We believe that this effort requires safety (financial), faith in a fair society (trust) as well as the opportunity to realise oneself (agency): besides permanent work, a promise must be made that everyone truly has the opportunity to partake in building a sustainable society. 

For this reason, we want to discuss universalism still.

Recommended reading: The Nordic model is not about well-being – It is about capabilities

3. From impossible to possible: the new forms of universalism.

In the short term, decision-makers will be faced with difficult questions concerning subsidies: how much, for whom, for how long? The social security system must ensure that people won’t be divided into two groups: those who are entitled to it and those who are not. 

The transformation of work and livelihoods began already before the pandemic. The role of traditional wage labour has changed and technological development has distributed its benefits unequally. 

The economist Mauri Kotamäki said that now would be the perfect time to make the shift to introduce universal basic income which would treat all unemployed as equal. Still, we want to look even further. 

The term ‘universalism’ describes the resources and services offered by the society to which we all should have a right. The question does not solely revolve around the distribution of income: instead, it is concerned with ways to support the autonomy and agency of individuals.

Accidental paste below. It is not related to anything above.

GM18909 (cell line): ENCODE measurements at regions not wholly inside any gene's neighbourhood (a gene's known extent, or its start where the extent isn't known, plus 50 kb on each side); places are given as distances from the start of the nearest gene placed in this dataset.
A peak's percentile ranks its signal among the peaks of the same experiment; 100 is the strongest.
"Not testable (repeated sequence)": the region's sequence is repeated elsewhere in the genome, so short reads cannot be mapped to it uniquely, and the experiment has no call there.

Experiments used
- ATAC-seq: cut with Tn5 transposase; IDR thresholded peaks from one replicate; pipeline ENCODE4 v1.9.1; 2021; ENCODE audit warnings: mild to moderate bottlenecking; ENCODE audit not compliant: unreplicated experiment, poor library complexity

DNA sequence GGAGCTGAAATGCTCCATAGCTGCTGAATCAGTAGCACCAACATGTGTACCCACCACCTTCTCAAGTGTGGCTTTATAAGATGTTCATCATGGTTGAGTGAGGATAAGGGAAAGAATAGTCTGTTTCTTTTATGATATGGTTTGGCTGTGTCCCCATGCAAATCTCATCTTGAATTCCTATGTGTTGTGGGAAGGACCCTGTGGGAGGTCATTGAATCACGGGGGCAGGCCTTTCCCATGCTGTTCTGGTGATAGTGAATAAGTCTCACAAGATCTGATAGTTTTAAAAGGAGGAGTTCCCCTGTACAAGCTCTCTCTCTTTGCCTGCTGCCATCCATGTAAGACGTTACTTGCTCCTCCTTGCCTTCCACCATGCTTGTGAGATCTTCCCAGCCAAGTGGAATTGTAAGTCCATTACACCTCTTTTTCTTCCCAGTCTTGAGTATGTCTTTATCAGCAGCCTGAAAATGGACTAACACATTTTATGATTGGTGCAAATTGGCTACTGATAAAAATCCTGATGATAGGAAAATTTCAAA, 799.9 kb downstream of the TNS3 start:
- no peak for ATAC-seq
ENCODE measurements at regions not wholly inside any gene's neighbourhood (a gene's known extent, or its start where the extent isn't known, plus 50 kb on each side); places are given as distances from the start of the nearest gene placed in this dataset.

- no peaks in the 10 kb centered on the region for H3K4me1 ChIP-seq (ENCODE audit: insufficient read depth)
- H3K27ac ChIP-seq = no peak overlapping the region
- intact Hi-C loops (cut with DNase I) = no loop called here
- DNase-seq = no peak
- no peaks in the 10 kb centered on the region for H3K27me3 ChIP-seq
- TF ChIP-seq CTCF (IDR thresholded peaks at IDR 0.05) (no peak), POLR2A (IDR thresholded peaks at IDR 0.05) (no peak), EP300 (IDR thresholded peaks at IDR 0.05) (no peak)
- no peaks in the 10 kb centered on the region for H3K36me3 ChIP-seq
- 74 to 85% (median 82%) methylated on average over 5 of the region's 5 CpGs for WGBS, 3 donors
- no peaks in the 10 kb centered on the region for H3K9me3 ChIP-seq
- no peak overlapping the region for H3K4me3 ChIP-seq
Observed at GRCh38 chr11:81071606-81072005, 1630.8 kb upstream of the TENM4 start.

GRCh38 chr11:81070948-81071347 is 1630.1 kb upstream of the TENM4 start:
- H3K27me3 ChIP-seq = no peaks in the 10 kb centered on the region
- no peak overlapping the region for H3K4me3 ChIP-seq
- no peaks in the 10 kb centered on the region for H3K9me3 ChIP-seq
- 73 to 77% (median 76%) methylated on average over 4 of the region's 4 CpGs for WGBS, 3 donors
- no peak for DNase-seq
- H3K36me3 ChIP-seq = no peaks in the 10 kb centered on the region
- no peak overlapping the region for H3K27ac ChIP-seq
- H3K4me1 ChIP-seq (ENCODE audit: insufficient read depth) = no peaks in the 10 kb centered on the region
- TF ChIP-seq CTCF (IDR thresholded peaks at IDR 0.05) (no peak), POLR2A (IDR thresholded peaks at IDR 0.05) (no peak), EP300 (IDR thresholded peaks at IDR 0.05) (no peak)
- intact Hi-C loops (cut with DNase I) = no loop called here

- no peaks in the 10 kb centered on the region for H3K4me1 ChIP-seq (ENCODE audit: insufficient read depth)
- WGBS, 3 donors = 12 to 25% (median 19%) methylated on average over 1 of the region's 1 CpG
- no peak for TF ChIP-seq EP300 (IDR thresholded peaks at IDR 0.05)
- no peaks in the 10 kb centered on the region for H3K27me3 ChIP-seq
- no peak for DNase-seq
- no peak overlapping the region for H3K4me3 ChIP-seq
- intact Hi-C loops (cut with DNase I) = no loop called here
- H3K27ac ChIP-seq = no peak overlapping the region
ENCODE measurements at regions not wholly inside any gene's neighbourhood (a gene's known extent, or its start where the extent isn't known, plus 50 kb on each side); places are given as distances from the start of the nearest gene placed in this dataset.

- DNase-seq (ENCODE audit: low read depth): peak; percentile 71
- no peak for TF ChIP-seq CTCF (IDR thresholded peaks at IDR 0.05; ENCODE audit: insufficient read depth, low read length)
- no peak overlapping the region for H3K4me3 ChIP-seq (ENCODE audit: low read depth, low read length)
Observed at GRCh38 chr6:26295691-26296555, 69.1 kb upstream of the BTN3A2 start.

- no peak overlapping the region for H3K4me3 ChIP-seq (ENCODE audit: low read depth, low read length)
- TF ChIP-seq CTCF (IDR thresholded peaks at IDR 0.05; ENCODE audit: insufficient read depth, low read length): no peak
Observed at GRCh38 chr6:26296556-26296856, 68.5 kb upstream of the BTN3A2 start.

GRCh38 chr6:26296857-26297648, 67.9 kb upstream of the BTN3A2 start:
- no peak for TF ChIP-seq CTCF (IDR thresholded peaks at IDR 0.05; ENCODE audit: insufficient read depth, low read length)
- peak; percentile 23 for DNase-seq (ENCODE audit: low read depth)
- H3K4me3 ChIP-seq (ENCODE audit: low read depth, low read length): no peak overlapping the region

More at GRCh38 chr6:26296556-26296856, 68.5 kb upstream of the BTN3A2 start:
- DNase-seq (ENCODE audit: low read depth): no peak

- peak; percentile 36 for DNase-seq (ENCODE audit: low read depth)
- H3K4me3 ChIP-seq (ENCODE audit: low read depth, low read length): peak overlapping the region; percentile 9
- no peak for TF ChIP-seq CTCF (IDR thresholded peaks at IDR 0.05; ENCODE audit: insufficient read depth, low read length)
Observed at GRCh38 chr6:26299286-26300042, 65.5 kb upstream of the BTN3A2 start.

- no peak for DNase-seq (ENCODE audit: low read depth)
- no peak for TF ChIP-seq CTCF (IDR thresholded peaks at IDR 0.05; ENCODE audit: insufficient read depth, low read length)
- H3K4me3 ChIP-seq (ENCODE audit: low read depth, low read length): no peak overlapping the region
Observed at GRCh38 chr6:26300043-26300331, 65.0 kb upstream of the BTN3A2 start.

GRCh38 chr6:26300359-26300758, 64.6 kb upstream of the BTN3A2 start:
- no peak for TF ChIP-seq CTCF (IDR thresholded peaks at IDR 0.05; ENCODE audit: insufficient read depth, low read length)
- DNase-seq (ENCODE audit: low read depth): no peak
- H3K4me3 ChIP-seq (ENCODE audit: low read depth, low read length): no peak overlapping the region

Future forms of basic social security could consist of access to affordable housing or continuous learning. The third, more well-renowned example is universal basic income. The crisis shows how important it is for an individual to have even some form of income flow – and the possibility to supplement it. However, it is not enough if the situation continues longer. All three examples above would give people a sense of security in a situation where being active yourself does not result in the same amount of income each month. 

Now, more than ever, we need a universal vision of the future. One that creates a feeling of solidarity as well as faith in a better tomorrow – for us all.

Recommended reading: Universalism in the Next Era

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Article photo: Deepak Kumar Dalai